4 funny guys go men-tal on CBS sitcom 'We Are Men'

We all know that men, in matters of love, are likely to be wounded warriors.

So says "We Are Men," CBS' amusing new sitcom about four men making the best of their shared bachelorhood and the camaraderie that results. (It premieres Monday at 7:30 p.m.

By Frazier Moore The Associated Press - Published: October 7, 2013 | 12:00 am 0

We all know that men, in matters of love, are likely to be wounded warriors.

So says "We Are Men," CBS' amusing new sitcom about four men making the best of their shared bachelorhood and the camaraderie that results. (It premieres Monday at 7:30 p.m.)

The setting is an apartment complex (located "four exits from Hollywood, which means actresses!") that caters to the singles crowd, including this motley band of brothers: Frank, a four-time loser with a Casanova complex played by Tony Shalhoub ("Monk"); Stuart, an OB-GYN in the midst of his second divorce who embarrasses everyone with his hot-tub Speedos habit, played by Jerry O'Connell ("Crossing Jordan"); Gil, a small-business owner who feels constant remorse for his bungled affair, played by Kal Penn ("Harold & Kumar Go to White Castle"); and Carter, who was ditched by his fiancee at the altar, played by Chris Smith ("Enough Said").

During their first week shooting the series last August, the foursome are packed into Stuart's decade-old Buick (his fancy car is hidden so his estranged wife can't seize it) for a scene where the guys go for a late-night joyride.

Surrounded by three cameras, the car is mounted in front of a green screen on a soundstage at CBS Studio Center, with lights reflecting in the windshield to suggest the car is moving. Over and over - long enough for any actor to get saddle sore - these stars repeat a lively round of dialogue as Stuart makes an unplanned detour toward his ex-wife's house to holler out his window.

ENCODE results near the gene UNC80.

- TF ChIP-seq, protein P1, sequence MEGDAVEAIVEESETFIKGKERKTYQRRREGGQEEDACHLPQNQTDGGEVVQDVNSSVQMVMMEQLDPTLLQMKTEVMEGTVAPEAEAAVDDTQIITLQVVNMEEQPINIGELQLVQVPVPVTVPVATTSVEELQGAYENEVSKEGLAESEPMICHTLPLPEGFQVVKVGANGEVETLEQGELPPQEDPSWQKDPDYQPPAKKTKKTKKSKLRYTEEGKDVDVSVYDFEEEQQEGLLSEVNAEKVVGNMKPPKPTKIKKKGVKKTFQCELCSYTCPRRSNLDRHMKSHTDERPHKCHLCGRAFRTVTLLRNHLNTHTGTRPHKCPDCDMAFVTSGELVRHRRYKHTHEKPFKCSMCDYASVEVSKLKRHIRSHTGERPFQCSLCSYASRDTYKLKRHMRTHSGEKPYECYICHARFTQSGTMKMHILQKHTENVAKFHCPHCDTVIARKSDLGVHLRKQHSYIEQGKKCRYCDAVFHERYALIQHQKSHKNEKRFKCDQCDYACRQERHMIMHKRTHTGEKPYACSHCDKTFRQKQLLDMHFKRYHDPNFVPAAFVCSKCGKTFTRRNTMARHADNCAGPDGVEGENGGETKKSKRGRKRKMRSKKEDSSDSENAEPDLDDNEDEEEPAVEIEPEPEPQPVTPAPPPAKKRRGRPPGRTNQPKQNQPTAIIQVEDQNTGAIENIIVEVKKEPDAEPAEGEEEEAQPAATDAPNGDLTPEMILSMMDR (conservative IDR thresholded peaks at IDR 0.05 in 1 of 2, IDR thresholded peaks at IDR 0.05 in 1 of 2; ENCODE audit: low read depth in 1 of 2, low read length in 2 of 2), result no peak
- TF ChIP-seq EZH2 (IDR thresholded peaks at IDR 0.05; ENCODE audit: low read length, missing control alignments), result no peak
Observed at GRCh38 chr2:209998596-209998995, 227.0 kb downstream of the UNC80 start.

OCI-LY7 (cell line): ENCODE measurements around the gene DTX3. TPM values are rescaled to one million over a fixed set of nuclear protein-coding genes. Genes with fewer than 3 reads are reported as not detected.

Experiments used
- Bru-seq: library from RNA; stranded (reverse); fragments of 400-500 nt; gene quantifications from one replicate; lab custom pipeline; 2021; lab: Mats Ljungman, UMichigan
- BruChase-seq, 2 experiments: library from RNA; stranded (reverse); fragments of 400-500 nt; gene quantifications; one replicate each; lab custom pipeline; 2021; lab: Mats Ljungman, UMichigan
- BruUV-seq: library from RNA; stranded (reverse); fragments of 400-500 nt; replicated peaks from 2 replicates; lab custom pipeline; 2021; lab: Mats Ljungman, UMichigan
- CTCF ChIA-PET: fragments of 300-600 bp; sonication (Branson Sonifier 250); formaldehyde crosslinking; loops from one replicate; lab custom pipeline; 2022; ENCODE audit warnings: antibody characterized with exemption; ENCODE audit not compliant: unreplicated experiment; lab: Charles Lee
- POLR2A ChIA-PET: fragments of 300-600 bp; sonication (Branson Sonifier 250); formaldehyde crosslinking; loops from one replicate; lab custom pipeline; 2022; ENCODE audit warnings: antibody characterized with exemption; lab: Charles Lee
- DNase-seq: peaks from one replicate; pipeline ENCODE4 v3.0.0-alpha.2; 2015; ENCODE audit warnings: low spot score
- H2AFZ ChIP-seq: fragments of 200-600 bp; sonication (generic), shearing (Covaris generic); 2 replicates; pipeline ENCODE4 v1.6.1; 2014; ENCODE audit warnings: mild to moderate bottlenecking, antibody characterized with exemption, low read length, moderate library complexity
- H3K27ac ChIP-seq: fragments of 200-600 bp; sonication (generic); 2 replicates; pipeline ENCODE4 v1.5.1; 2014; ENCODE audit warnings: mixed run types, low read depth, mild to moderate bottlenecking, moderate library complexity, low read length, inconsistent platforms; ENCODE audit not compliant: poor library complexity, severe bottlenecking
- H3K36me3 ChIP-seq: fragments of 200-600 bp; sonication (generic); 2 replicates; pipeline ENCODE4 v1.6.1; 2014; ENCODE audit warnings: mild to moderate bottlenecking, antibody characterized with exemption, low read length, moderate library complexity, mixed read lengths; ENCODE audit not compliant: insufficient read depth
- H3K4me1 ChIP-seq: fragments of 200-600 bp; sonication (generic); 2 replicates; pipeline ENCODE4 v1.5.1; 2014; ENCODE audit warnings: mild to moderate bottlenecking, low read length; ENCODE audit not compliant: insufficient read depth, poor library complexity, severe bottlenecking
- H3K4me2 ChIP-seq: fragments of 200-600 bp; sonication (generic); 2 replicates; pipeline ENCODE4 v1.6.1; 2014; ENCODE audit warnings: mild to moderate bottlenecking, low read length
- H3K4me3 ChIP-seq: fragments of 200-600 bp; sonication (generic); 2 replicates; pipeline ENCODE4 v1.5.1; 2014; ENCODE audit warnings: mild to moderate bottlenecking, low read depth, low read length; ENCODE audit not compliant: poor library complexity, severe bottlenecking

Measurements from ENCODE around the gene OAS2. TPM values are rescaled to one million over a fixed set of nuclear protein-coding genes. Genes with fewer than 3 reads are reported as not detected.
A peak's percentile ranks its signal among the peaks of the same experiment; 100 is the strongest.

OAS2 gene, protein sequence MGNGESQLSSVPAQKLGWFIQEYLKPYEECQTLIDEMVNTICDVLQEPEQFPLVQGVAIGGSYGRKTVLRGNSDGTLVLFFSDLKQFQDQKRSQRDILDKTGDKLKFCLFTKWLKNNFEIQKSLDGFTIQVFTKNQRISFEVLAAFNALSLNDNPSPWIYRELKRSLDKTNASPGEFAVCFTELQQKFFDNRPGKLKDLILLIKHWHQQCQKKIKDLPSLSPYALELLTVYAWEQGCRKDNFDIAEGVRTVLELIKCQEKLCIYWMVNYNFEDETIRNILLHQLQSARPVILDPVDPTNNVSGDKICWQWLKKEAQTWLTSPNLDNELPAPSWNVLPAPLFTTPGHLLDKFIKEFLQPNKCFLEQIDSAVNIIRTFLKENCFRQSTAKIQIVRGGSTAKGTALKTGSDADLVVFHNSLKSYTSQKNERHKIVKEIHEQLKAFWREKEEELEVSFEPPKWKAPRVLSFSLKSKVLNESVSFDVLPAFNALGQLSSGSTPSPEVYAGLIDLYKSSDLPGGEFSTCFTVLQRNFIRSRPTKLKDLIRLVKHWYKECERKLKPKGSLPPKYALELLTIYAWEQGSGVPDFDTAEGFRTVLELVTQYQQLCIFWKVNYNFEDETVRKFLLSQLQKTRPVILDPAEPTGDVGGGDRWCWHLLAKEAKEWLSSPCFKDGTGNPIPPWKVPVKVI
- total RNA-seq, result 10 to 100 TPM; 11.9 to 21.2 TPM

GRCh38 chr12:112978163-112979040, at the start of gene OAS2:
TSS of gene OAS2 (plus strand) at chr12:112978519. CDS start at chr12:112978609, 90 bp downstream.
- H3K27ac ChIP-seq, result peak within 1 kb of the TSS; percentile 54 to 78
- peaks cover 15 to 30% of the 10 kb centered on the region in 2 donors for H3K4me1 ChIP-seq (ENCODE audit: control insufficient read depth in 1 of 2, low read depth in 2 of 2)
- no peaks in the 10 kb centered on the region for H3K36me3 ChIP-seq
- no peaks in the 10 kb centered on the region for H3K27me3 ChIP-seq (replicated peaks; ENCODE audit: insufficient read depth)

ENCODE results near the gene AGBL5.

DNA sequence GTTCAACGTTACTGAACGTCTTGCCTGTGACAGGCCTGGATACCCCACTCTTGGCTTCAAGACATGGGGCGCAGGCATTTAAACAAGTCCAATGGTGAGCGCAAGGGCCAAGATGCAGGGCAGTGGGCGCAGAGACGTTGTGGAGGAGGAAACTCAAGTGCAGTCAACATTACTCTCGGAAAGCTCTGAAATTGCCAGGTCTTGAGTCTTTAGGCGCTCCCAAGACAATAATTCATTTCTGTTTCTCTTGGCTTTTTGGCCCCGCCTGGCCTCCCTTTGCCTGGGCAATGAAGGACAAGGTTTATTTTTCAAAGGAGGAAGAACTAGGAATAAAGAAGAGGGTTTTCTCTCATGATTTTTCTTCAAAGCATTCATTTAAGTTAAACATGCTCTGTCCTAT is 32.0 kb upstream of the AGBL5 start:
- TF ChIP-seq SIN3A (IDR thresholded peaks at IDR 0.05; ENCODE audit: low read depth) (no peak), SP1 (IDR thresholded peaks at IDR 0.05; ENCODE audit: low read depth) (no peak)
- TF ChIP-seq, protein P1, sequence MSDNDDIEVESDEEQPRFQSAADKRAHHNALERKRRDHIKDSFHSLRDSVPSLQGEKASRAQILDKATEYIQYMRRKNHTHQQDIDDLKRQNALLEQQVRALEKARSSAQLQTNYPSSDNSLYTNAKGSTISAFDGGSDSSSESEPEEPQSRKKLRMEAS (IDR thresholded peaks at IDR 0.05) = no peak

"I've got no other outlets for my anger," Stuart explains to his friends. "I'm tired of calling sports radio."

After an hour or more, the scene is finished, and, while the cameras are reset, the four men remove themselves from the car for a break.

Plopping themselves into a nearby row of director's chairs, they agree that it's fun to play men with such comic flaws and to lampoon the Y chromosome.

"The other night," says O'Connell, "we were filming on location in a nice neighborhood with white picket fences, and I'm holding my fist out the car window and screaming at a house. That's really fun! I would never do this in my real life!" For one thing, he's happily married to actress Rebecca Romijn. "Even so, it'd be something I'd be too AFRAID to do."

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